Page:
Posts Tagged ‘Books are Not for Eating’

Henry Farrell

Whatever Happened to Baby Jane?

So I finally stumbled upon the novel that inspired Whatever Happened to Baby Jane?  I’d been looking for it when I was doing my MA, and behold!  They have now re-released it.

Written by Henry Farrell, the movie follows the book without deviation.  In fact, I was a little disappointed that there wasn’t more in the book than they were able to put in the movie.  Normally I’m all about the book version.  Was it over-excitement?  I’d waited five years to stumble upon a copy of the book after the movie made me swoon and go ka-thump in my heart for dear old Jane the creepy ex-child star.

I enjoyed that the publishers put a few of Farrell’s short stories at the end of the book, including the short story that Hush, Hush, Sweet Charlotte was based on.

It’s been a couple months since I read this book, and unfortunately, it never gave me dreams in the middle of the night and hasn’t popped up in my subconscious with a niggling little memory.  So I’m setting it aside for now with my other cult fictions to see how it holds up.  Has it been forever eclipsed by the movie version?  A cult fiction takes its test when you go back to read it later, so although it didn’t give me that thrill in the pit of my stomach that told me I was going to be reading it again, I think I will.  Just to see.  Will you stand up to time, Mr. Farrell?


Robert Bloch


A RANDOM ASIDE: Bloch is also author of a random episode of Thriller that was on last night.  About Jack the Ripper and the possibility of the ritual killings keeping him alive and unaging for decades at a time.  The end of the episode seemed… kind of rushed.  And I was a little offended by the treatment of the “bohemian” personality.  But at the same time, I loved that those artists had a place they could go to be creative where at least other artists wouldn’t make fun of them (although the police certainly didn’t watch their tongues).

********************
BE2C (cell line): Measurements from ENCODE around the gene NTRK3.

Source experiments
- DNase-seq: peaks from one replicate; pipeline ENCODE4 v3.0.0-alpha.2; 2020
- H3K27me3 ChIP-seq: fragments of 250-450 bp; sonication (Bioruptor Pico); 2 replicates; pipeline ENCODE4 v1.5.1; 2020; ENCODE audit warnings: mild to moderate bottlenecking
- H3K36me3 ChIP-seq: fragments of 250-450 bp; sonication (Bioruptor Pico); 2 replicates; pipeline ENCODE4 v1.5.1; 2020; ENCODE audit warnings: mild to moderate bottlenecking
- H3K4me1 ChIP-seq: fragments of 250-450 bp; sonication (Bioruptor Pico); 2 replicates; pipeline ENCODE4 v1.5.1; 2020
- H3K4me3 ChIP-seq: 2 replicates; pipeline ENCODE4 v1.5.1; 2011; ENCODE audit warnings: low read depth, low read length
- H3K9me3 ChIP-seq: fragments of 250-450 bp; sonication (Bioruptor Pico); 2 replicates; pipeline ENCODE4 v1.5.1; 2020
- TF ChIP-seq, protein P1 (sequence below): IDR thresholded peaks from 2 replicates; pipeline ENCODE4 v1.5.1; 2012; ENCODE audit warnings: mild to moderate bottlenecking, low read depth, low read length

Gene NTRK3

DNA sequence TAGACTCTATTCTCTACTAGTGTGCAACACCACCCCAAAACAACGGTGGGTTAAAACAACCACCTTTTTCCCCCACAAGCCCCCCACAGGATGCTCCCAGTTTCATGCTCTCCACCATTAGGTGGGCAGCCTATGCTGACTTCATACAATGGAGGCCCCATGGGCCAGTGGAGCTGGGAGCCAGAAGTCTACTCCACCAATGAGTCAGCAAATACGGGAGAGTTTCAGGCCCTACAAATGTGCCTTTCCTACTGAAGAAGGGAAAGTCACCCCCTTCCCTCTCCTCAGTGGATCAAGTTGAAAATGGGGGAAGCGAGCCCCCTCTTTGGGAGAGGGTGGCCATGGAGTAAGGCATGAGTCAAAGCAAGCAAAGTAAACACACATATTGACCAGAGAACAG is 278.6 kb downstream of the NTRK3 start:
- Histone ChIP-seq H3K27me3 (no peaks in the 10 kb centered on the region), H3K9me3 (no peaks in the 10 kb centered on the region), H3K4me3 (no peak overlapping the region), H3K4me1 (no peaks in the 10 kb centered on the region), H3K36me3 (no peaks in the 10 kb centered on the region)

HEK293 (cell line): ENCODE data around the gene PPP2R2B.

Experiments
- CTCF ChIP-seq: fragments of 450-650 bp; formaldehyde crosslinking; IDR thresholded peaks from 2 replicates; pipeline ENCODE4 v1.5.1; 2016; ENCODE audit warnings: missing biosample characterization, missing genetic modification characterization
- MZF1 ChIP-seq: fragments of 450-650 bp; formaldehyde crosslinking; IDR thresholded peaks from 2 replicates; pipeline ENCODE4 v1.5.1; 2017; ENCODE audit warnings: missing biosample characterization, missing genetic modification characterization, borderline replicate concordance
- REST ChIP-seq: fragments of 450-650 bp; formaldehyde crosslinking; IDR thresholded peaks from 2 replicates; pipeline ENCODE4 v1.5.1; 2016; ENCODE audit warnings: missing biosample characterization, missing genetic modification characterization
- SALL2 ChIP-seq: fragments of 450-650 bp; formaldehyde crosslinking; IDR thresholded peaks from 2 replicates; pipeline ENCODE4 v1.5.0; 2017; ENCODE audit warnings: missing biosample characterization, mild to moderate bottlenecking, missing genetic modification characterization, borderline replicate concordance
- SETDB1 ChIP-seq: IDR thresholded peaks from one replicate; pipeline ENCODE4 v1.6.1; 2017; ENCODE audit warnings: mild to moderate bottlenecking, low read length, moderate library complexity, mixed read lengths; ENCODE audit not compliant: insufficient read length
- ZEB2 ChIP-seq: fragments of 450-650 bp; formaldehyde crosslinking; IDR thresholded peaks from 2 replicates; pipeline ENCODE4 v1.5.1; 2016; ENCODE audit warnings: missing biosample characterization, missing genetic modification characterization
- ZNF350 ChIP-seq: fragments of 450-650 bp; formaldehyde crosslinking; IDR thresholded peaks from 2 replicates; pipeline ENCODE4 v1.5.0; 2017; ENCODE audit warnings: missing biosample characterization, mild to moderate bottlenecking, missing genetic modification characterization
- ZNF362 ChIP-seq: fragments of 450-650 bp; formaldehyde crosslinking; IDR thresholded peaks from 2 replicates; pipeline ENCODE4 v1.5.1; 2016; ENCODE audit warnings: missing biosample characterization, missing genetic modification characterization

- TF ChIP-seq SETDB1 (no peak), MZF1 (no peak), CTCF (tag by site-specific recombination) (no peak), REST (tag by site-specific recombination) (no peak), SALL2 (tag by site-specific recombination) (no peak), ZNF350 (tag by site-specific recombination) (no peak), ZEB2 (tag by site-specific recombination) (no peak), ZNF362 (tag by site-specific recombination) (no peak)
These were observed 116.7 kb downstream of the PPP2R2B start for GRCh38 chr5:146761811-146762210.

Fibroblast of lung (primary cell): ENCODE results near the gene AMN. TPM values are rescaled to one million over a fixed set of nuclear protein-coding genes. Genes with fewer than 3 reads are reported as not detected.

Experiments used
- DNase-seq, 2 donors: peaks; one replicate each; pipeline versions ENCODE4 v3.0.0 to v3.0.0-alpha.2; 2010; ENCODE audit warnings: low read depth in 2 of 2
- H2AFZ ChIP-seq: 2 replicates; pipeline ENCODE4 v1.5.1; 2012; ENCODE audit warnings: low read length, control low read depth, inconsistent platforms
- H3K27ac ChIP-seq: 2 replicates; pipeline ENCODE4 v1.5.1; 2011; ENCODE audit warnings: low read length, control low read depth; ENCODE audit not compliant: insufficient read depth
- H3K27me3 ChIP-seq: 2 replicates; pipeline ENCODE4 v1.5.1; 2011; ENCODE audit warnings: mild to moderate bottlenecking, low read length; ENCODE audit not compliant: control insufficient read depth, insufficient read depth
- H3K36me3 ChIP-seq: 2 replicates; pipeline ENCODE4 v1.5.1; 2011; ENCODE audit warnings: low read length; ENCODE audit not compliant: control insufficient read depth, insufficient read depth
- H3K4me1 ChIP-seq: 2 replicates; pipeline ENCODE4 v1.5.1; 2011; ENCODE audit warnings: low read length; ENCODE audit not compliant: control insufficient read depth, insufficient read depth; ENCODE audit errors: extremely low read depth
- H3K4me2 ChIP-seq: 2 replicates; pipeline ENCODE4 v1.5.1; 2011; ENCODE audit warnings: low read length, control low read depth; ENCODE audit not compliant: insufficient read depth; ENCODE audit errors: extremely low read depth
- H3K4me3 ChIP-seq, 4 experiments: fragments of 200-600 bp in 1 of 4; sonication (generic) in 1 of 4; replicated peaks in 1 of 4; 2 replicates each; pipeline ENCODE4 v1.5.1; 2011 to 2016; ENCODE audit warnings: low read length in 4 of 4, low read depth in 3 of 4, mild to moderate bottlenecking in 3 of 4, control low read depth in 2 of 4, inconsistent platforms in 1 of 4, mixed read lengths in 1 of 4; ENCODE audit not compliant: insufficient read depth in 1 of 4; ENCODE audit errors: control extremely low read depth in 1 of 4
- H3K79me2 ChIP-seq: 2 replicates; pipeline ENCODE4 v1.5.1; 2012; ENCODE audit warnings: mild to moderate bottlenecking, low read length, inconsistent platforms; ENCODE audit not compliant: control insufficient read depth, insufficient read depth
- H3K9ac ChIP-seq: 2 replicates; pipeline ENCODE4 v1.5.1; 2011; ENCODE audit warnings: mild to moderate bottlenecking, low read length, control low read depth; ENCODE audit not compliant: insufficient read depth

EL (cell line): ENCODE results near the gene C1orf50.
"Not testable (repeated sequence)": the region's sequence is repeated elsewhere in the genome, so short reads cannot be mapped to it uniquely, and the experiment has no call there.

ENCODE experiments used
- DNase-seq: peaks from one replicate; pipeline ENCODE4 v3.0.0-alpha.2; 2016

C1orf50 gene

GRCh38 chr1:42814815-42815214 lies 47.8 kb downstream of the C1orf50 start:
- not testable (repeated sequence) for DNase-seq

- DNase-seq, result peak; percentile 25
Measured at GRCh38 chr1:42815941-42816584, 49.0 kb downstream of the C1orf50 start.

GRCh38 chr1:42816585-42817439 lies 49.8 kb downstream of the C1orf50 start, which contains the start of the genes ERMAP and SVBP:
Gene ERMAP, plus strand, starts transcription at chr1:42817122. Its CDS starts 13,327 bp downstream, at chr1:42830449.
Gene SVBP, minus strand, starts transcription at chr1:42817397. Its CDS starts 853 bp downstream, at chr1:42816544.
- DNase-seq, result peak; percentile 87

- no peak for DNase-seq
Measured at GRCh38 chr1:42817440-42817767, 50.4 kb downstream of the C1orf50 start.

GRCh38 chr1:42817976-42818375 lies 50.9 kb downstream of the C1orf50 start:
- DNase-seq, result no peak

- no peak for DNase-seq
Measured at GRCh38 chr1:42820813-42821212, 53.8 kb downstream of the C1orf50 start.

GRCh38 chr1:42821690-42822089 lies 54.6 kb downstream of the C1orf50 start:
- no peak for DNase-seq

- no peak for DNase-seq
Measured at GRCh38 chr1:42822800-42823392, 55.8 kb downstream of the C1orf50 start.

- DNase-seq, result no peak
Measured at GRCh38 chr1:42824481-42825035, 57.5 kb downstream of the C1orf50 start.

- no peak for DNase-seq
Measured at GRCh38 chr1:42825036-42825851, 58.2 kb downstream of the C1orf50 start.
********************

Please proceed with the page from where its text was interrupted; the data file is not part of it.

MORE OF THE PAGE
~So I also read Psycho recently.  The thing is, I have never seen the movie.  But I had this immense feeling of deja vu the entire time I was reading the book.  The story is such a part of our culture that even if you have never seen the core classics, you won’t escape them.

Reading Pyscho was possibly a little more interesting, textually, than Whatever Happened to Baby Jane?, or it could be that I had not seen the movie, and so was not over-anticipating everything.  In fact, I had a little faux pas.  In my head, I had put the shower scene from The Shining into Psycho, and so while I was reading, I was anticipating Here’s Johnny!  And the whole time I was like, Who thought that creepy old Jack Nicholson was a dead ringer for Norman Bates????

Quite possibly, the suspense was just up one notch from Baby Jane, at this point.

Re-readable?  Sure.  But I almost feel that, knowing more about Edward Gein’s real history, there is more to the story than we were getting.  It’s probably the thing that I love to hate about Phantom of the Opera.  It’s a mystery.  The detective sets out to solve a crime.  We follow clues.  It becomes a little underwhelming because if you’re following clues, you’re in the land of science, and so you are not in the speculative land of an actual thriller.


William March

The Bad Seed

The only thing I knew about The Bad Seed going into the book was that the child was a naughty-pants.

Thanks to the fact that this story and its movie have not crept into our subconscious minds the way the other two stories have, I actually enjoyed the reading experience more on a suspenseful level.  Like the other two, there was a technique employed that you’re going to have every writing teacher of the modern era screaming and pulling at their hair, but when you’re creating drama, it’s actually a useful technique: omniscient narrators capable of seeing into the heads of multiple people and telling you where they stand.  That has become a taboo in writing classes nowadays, a taboo that always made me go hmmm, simply because you pull out a lot of classic books that have stood the test of time, and you’re going to find omniscient narrators every which way.  Including up.

March also chose to pull out 70s psychobabble of the type that had been so du jour.  Although some reviewers panned his idea of the inheritable genetics of personality traits, the thing is that March picked his stance, for the story, and he stuck with it.  So go with it.  Don’t try to debunk his “science” because the thing is that it’s a story.